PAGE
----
Tis the time of the year when some give up things, others take up things and some do nothing at all. I've always had an ambivalent relationship with Lent - sometimes giving up things but not necessarily thinking deeply or entering into any new discipline beyond not eating chocolate or whatever. This year I’m trying both. I have said goodbye to all things sweet, all things alcoholic and have banned myself from Facebook. But that’s all well and good – I may lose a few pounds and have some more time but will I learn anything?

So my plan is to use the time for more reading, thinking and the occasional bit of writing on the blog. But Lent itself – almost a tithe of the year that we give to something holy. Jesus went into the desert for 40 days to ask the question of what it meant to be Jesus. Perhaps we could spend the time during Lent asking ourselves some questions. In Beyond Words Frederick Buechner gives us some ideas.

“If you had to bet everything you have on whether there is a God or whether there isn’t, which side would get your money and why?
When you look at your face in the mirror, what do you see in it that you most like and what do you see in it that you most deplore?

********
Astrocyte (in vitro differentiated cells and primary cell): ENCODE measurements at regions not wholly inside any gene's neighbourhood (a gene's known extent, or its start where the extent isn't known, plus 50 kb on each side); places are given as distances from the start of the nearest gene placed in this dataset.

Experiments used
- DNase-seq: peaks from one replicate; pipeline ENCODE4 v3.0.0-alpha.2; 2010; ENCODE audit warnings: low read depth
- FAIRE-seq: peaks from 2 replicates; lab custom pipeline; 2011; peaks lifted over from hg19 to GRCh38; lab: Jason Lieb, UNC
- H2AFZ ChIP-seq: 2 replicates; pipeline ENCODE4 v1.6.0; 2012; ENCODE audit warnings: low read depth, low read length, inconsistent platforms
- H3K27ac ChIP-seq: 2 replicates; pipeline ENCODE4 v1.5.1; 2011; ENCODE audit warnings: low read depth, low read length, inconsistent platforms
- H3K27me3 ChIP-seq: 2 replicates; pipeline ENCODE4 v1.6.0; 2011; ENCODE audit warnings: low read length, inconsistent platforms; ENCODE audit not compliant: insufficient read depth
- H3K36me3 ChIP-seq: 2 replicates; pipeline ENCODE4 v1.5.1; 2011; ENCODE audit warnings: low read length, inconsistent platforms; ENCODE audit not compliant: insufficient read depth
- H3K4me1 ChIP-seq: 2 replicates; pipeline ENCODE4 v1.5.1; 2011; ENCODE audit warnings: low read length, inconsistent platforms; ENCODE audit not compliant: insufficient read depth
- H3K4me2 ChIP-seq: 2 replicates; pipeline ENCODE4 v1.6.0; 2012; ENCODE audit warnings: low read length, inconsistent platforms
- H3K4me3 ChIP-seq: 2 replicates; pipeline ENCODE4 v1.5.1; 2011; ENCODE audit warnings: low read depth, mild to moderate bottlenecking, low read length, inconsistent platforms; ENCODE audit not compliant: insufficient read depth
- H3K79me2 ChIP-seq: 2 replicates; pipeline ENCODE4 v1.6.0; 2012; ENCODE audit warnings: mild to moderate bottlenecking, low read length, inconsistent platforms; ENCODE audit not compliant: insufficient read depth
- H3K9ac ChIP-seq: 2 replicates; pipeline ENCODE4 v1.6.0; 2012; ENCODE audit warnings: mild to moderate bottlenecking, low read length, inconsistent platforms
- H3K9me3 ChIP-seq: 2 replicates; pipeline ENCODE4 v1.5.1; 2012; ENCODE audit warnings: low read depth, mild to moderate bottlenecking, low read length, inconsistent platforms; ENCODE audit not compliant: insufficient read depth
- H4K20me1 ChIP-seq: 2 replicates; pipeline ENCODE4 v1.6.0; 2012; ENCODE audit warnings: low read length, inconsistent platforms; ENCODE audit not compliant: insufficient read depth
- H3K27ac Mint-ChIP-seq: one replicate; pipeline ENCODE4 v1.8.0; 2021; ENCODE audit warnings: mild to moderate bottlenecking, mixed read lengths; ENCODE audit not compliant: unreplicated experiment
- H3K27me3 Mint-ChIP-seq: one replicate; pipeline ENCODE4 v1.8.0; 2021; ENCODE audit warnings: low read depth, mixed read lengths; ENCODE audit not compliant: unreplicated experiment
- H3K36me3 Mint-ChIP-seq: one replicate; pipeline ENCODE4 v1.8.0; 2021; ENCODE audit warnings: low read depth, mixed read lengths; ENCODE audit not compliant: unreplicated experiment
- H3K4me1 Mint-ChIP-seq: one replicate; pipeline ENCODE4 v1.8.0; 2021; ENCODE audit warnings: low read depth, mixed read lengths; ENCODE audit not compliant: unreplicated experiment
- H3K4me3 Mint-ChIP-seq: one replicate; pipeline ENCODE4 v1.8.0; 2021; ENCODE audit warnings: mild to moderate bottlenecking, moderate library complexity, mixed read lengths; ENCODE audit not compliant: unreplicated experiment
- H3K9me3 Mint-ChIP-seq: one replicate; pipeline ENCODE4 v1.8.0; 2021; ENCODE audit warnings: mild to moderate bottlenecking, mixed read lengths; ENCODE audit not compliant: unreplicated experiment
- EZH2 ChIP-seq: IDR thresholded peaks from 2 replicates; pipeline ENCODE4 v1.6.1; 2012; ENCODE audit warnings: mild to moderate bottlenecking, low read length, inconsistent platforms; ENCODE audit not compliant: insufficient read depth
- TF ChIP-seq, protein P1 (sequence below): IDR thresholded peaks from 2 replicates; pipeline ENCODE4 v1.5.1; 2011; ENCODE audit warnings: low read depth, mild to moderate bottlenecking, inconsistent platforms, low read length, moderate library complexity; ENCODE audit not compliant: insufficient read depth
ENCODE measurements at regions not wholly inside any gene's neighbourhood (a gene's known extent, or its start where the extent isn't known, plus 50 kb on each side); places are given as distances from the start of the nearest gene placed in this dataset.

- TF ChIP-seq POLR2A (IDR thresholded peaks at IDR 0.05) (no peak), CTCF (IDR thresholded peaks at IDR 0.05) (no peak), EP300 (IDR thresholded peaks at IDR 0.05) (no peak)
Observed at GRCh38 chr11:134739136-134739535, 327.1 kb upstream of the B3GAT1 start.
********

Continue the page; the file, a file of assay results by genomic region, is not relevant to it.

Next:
If you had only one last message to leave to the handful of people who are most important to you, what would that be in 25 words or less?
Of all the things that you have done in your life, which is the one you would most like to undo? Which is the one that makes you happiest to remember?
Is there any person in the world or any cause that, if circumstances called for it, you would be willing to die for?
If this were the last day of your life, what would you do with it?

To hear yourself try to answer questions like that is to begin to hear something not only of who you are, but of both what you are becoming and what you are failing to become. It can be a pretty depressing business all in all, but if sackcloth and ashes are at the start of it, something like Easter may be at the end. “

I’m wrestling with these questions over the next 6 weeks. I can’t promise to post the answers to all of them but I will post some. Maybe you can join me on the journey.